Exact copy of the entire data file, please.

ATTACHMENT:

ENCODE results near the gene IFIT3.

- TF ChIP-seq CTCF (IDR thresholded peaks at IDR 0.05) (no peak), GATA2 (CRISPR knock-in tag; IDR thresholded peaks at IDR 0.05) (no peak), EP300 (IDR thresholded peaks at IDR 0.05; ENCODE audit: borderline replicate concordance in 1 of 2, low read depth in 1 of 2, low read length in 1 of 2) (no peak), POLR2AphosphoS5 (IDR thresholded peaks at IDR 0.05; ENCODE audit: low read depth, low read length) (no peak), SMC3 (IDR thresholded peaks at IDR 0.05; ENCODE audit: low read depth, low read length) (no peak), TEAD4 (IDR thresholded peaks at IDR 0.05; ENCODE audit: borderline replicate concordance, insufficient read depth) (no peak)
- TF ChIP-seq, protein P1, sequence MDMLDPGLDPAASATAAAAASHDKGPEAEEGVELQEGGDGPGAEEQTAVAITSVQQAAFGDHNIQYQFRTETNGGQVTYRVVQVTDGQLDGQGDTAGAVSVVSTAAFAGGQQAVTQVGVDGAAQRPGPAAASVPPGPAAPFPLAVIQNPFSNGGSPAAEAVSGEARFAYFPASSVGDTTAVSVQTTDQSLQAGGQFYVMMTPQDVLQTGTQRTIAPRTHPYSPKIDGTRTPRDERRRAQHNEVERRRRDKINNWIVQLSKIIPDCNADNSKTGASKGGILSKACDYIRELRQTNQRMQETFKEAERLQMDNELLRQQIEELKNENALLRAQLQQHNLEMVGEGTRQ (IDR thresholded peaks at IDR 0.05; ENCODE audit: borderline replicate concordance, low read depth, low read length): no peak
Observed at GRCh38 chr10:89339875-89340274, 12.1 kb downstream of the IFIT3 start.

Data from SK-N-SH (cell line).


ENCODE results near the gene IFIT3.

- TF ChIP-seq CTCF (IDR thresholded peaks at IDR 0.05) (no peak), GATA2 (CRISPR knock-in tag; IDR thresholded peaks at IDR 0.05) (no peak), EP300 (IDR thresholded peaks at IDR 0.05; ENCODE audit: borderline replicate concordance in 1 of 2, low read depth in 1 of 2, low read length in 1 of 2) (no peak), POLR2AphosphoS5 (IDR thresholded peaks at IDR 0.05; ENCODE audit: low read depth, low read length) (no peak), SMC3 (IDR thresholded peaks at IDR 0.05; ENCODE audit: low read depth, low read length) (no peak), TEAD4 (IDR thresholded peaks at IDR 0.05; ENCODE audit: borderline replicate concordance, insufficient read depth) (no peak)
- TF ChIP-seq, protein P1, sequence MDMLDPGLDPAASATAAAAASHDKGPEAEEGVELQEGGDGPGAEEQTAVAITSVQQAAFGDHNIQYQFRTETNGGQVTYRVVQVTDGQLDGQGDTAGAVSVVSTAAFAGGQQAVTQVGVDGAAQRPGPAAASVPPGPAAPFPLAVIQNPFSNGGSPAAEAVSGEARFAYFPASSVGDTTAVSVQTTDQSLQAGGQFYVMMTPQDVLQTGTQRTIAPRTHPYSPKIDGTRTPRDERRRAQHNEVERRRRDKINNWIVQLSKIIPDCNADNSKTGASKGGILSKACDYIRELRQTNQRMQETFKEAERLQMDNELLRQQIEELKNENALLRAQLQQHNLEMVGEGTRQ (IDR thresholded peaks at IDR 0.05; ENCODE audit: borderline replicate concordance, low read depth, low read length): no peak
Observed at GRCh38 chr10:89339875-89340274, 12.1 kb downstream of the IFIT3 start.

Data from SK-N-SH (cell line).